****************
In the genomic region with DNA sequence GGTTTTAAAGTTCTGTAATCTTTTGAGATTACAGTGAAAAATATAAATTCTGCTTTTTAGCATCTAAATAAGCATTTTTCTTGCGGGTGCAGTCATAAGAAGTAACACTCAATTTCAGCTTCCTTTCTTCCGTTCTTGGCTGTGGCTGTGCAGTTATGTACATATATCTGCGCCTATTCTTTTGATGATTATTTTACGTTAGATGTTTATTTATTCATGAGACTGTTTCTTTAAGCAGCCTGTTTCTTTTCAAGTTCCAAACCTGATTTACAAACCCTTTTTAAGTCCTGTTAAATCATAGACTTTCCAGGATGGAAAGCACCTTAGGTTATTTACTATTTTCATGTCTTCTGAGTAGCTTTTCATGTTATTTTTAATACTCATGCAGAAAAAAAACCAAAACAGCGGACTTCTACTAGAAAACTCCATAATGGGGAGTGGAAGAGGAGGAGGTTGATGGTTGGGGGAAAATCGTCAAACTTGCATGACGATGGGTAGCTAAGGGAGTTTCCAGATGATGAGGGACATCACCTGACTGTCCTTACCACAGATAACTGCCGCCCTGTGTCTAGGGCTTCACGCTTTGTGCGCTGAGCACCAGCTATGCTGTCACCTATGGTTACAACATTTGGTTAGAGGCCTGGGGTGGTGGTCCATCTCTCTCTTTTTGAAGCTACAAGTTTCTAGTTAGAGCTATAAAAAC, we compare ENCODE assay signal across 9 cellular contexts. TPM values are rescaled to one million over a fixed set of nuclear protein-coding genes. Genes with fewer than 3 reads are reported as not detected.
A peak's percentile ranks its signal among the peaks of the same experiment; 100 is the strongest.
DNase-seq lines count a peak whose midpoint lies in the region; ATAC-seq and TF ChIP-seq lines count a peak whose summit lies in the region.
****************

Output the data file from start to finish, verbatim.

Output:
In the genomic region with DNA sequence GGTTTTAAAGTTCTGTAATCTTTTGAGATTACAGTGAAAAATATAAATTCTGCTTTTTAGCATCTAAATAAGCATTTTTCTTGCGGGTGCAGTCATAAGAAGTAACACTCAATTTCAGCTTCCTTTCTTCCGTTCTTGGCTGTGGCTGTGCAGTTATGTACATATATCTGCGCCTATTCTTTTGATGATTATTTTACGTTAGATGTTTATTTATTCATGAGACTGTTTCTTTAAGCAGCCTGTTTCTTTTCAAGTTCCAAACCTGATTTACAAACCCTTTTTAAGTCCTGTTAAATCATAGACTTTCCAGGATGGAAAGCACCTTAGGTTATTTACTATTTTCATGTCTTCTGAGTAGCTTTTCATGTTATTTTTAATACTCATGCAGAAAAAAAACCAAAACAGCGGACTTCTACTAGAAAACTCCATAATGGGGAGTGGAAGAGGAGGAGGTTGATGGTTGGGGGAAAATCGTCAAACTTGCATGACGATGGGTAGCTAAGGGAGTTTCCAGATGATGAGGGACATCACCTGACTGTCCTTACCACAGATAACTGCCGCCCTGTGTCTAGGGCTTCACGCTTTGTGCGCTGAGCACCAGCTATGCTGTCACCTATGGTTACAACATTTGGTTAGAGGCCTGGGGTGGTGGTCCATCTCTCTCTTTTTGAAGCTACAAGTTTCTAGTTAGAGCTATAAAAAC, we compare ENCODE assay signal across 9 cellular contexts. TPM values are rescaled to one million over a fixed set of nuclear protein-coding genes. Genes with fewer than 3 reads are reported as not detected.
A peak's percentile ranks its signal among the peaks of the same experiment; 100 is the strongest.
DNase-seq lines count a peak whose midpoint lies in the region; ATAC-seq and TF ChIP-seq lines count a peak whose summit lies in the region.